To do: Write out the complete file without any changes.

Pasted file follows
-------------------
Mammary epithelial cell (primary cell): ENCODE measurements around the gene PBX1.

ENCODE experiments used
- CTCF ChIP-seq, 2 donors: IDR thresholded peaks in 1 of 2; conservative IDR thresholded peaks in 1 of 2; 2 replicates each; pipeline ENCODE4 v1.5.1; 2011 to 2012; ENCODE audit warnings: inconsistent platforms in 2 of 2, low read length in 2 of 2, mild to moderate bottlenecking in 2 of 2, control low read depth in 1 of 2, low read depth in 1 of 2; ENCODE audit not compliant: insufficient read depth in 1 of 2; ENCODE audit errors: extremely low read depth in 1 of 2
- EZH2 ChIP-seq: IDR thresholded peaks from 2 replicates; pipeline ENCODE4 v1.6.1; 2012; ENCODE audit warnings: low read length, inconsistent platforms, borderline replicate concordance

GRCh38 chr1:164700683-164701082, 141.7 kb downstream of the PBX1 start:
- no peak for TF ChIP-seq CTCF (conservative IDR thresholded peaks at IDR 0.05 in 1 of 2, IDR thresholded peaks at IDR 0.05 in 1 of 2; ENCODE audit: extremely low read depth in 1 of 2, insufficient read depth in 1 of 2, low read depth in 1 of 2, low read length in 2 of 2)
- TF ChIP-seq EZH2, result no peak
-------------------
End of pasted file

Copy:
Mammary epithelial cell (primary cell): ENCODE measurements around the gene PBX1.

ENCODE experiments used
- CTCF ChIP-seq, 2 donors: IDR thresholded peaks in 1 of 2; conservative IDR thresholded peaks in 1 of 2; 2 replicates each; pipeline ENCODE4 v1.5.1; 2011 to 2012; ENCODE audit warnings: inconsistent platforms in 2 of 2, low read length in 2 of 2, mild to moderate bottlenecking in 2 of 2, control low read depth in 1 of 2, low read depth in 1 of 2; ENCODE audit not compliant: insufficient read depth in 1 of 2; ENCODE audit errors: extremely low read depth in 1 of 2
- EZH2 ChIP-seq: IDR thresholded peaks from 2 replicates; pipeline ENCODE4 v1.6.1; 2012; ENCODE audit warnings: low read length, inconsistent platforms, borderline replicate concordance

GRCh38 chr1:164700683-164701082, 141.7 kb downstream of the PBX1 start:
- no peak for TF ChIP-seq CTCF (conservative IDR thresholded peaks at IDR 0.05 in 1 of 2, IDR thresholded peaks at IDR 0.05 in 1 of 2; ENCODE audit: extremely low read depth in 1 of 2, insufficient read depth in 1 of 2, low read depth in 1 of 2, low read length in 2 of 2)
- TF ChIP-seq EZH2, result no peak